Cancer seems to be caused by genes that are damaged or otherwise changed by outside factors (radiation ingested or inhaled harmful molecules, virus infections, etc.) or internal factors, like damage during cell reproduction. These damaged genes cause changes in the cells-usually the cells are destroyed because they no longer function properly. Some damaged genes do the opposite, endowing the cells with immortality, rampant reproduction and ability to travel.

    Left unchecked, cancer usually causes death of the whole human being, which then causes the death of cancer cells (although there are many reports of spontaneous remissions without treatment.) Cancer therefore seems to arise in spite of evolution at the overall human level, which should select out humans with genes that are more likely to suffer damage from these kinds of ubiquitous threats.

    Cancer generally, although not always, strikes beyond the age of reproduction, would negate the selection of human survival based on passing on the genetic material from humans who have cancer to the next generation. That passing of genes happens before the cancer kills people. Does that mean cancer is not evolutionary because it does not have the same kind of effect on survival of the fittest? I guess it depends on the level of evaluation (cellular, individual human, overall population.)

    After reading the same book as you, and attending the same conference, I am wondering whether “we often fail to cure cancer because some cancer cells within a patient EVOLVE ways to avoid the therapeutic effect of existing treatments.” By “evolve ways to avoid” I am not suggesting that cancer cells have a conscious desire or ability to change to beat the therapy. I am saying that through the many cycles of reproduction of these already unstable cancer cells some invariably continue to change in ways that by chance allow them to avoid the therapy. This seems clearer to me as an explanation of why therapies don’t work in the majority of patients with most types of cancer, but I have not yet seen the kind of scientific proof that would support it. It makes logical sense as a hypothesis.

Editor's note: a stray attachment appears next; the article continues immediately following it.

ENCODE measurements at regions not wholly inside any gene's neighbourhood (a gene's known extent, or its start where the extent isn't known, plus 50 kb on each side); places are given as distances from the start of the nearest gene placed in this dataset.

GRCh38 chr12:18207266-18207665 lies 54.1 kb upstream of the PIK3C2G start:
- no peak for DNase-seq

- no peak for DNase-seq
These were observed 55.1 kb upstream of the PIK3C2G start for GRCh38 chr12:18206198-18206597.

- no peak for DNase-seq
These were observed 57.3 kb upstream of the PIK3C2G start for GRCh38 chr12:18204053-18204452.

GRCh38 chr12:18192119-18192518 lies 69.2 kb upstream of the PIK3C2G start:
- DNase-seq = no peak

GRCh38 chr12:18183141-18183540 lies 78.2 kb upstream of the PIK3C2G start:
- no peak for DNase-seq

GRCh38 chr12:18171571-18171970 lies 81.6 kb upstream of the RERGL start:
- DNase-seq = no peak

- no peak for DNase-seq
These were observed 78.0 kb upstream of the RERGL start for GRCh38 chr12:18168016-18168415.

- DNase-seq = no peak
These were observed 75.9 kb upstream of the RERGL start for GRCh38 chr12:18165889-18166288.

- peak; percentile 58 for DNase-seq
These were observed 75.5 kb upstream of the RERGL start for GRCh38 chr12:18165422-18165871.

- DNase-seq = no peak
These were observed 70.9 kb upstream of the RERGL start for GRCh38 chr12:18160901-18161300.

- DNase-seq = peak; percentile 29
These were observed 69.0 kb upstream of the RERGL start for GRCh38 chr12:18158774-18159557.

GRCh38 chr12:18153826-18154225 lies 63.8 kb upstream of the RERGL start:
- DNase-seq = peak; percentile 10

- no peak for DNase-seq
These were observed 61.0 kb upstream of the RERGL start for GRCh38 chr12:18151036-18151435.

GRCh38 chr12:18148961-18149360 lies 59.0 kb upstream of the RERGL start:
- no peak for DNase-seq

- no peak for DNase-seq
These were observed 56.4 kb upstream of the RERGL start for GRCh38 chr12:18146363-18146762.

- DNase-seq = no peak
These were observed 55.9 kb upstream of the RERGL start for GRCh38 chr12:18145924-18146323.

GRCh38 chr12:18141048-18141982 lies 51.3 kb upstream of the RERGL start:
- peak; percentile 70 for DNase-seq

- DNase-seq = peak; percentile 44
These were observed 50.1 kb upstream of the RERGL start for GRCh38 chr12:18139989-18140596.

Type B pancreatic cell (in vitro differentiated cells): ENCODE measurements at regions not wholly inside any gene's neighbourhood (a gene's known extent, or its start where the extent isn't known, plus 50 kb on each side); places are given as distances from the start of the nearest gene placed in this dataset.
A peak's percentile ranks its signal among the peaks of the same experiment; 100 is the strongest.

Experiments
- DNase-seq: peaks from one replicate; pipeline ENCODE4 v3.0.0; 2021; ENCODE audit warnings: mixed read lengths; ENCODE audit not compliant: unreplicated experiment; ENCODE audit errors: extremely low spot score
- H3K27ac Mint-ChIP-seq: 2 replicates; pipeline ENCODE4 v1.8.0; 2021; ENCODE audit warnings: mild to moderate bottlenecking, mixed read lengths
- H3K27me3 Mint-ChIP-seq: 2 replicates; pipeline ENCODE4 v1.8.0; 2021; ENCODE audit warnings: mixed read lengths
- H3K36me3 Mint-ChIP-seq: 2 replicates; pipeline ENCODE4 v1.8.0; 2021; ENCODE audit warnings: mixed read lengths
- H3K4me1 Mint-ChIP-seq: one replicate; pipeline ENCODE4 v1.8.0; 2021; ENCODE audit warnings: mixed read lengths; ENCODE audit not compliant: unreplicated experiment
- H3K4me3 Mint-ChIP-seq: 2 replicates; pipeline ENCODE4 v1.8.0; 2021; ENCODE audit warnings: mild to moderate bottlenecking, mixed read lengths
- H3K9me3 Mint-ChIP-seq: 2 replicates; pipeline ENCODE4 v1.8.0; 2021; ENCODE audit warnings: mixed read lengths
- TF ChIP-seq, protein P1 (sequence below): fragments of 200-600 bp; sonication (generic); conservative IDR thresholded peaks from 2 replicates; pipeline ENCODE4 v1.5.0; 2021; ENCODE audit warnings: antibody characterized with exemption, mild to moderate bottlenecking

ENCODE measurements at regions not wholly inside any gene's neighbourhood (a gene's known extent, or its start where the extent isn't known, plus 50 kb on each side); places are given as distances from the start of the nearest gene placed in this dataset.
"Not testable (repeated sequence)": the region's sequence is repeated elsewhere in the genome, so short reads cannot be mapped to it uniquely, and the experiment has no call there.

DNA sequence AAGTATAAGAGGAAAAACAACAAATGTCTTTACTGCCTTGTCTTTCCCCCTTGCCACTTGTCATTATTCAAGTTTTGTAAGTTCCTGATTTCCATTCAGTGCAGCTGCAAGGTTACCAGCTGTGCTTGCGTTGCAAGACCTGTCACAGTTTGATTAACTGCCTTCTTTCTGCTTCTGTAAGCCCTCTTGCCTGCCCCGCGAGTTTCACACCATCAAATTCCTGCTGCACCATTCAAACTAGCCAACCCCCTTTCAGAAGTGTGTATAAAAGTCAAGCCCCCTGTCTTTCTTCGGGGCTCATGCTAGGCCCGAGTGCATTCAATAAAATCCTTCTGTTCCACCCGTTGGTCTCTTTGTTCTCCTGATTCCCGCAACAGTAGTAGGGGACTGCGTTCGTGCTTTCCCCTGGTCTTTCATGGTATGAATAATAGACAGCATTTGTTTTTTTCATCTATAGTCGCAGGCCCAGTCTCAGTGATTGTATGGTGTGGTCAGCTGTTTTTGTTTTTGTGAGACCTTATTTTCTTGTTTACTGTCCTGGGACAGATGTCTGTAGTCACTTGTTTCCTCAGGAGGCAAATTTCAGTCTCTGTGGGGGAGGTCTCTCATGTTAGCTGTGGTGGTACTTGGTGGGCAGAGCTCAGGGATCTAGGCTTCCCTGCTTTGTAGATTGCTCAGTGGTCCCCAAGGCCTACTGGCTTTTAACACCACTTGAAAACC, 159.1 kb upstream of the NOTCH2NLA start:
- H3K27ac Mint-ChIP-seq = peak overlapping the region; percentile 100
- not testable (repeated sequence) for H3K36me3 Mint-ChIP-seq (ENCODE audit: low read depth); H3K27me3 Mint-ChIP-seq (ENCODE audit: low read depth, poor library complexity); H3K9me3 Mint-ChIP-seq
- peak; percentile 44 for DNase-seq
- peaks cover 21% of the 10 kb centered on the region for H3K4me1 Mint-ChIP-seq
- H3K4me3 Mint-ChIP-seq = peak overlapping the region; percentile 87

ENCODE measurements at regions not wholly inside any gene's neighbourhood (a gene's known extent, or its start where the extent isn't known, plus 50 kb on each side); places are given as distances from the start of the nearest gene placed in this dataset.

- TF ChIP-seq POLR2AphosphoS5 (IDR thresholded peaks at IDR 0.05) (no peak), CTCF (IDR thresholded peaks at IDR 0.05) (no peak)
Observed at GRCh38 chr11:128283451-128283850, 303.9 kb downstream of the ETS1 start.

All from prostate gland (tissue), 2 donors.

• Bruce, I think I agree with everything you clarify and posit above. I’ll make some further observations along the same lines.

    It is critical to be clear when speaking of “evolutionary processes” the organizational level at which replication/mutation/selection is happening. Most (if not all) of the time we are talking about cancer, we mean evolution of a population of cells within a particular individual leading to tumor formation and progression. But, just as cell populations adapt under selective pressure, so do populations of humans. And it logically follows that any population of “things” that can replicate with mutation under selective pressure, also evolve in the Darwinian sense. One of the Immunologists at the conference explained to me how the human immune system works, and there is clearly evolution going on within the macrophage population within each of us. It just so happens that in this case cell evolution is working to protect the body from harm, whereas in cancer, it works against the human body’s survival.

    But cells and humans (or animals) are not the only populations of “things” which could be evolving. Dawkins famously argued that our collective “genes” are such a population. It is a confounding factor that there is such a tight linkage between gene pool (genotype) and human pool (phenotype) because it causes us to argue over red herrings like primacy: we assume that only one population is *really* evolving (genes or humans) and the other must be somehow just “epiphenomena”. In reality, both are co-evolving, just like cultural memes have been co-evolving with humans for some tens of thousands of years now (see Durham’s “Coevolution”).

    If cancer is an evolutionary process, it behooves us to ask what other populations evolve within the body (and even outside the body), since we cannot be naive enough to think that the process of cancer must be unique to populations of cells. For instance, Dr. Henry Heng of Wayne State University has done some seminal work which highlights the distinction between chromosomal and genomic evolution (if I understand his work correctly). While it was previously thought that these populations evolve on a one-for-one basis and are essentially the same exact process, Heng is showing that not to be the case.

    And while it’s generally thought that what kills us is tumor progression (i.e. evolution at the cellular level), what other evolutionary processes are going on in our bodies that materially affect our early demise? If we find a way to halt or slow down cellular evolution and tumor progression, does that ensure we live longer, or will some other evolutionary disease become unmasked that’s just as bad (or worse)? If we can understand the dynamics under which non-cellular populations evolve, could that help us in containing cellular evolution and tumor progression? Are there diseases that we heretofore do not understand to be evolutionary in nature that really are — cancer at a level other than cellular? And if so, by making progress on curing cancer, can we also make progress on these other diseases?